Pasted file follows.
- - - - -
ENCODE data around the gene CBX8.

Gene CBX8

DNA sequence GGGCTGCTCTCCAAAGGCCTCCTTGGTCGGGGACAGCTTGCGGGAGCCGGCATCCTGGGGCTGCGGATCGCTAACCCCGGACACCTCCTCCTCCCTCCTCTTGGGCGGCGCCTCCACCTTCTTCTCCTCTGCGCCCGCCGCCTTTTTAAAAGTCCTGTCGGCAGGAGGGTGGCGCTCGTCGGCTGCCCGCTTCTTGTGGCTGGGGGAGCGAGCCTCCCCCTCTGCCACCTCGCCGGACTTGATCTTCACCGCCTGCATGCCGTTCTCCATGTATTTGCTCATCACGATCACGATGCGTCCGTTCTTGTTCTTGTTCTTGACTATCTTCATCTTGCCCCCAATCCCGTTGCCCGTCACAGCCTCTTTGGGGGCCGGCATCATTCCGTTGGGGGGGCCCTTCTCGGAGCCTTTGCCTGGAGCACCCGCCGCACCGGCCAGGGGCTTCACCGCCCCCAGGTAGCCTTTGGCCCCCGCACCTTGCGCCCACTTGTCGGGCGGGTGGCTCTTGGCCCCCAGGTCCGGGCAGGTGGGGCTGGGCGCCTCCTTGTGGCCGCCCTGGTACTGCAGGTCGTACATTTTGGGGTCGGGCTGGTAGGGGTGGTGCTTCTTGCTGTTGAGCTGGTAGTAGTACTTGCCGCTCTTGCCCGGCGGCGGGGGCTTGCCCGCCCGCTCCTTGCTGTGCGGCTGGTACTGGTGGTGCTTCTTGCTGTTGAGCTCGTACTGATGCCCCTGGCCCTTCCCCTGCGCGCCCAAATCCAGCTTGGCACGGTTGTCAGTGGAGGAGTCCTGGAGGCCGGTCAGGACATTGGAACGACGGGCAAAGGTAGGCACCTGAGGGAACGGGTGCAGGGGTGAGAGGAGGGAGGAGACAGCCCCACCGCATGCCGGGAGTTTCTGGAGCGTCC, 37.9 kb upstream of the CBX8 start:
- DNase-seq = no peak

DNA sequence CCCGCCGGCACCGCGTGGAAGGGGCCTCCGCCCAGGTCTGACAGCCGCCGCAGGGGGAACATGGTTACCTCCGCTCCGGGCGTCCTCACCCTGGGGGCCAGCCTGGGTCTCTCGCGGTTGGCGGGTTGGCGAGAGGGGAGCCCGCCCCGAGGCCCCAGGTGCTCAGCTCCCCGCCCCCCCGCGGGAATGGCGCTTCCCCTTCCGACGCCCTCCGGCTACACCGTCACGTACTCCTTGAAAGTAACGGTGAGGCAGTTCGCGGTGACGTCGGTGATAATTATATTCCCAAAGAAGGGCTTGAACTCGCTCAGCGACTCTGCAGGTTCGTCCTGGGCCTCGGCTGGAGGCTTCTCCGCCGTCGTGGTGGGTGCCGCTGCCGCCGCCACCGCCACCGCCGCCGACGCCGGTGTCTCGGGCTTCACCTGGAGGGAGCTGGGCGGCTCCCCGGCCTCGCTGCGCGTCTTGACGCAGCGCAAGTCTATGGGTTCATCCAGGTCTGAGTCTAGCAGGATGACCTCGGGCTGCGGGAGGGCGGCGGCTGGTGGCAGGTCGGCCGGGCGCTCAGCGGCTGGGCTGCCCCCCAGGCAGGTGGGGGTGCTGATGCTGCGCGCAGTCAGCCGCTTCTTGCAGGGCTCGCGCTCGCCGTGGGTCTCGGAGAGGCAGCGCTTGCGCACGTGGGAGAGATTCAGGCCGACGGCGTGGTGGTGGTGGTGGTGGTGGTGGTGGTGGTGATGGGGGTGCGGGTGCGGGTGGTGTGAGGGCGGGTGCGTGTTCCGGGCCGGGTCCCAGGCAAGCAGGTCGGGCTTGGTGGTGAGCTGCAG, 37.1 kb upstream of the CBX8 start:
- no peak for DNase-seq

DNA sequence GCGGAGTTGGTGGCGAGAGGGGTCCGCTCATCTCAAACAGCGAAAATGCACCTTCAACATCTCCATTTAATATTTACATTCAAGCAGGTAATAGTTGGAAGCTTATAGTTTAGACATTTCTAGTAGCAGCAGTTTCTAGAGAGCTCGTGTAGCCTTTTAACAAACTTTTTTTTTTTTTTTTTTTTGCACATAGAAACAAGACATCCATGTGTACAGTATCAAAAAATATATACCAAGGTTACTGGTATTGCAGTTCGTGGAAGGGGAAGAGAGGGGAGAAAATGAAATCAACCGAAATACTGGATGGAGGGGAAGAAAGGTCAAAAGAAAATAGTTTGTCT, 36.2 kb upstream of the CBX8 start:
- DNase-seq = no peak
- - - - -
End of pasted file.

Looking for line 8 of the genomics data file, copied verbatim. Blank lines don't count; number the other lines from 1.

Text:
- DNase-seq = no peak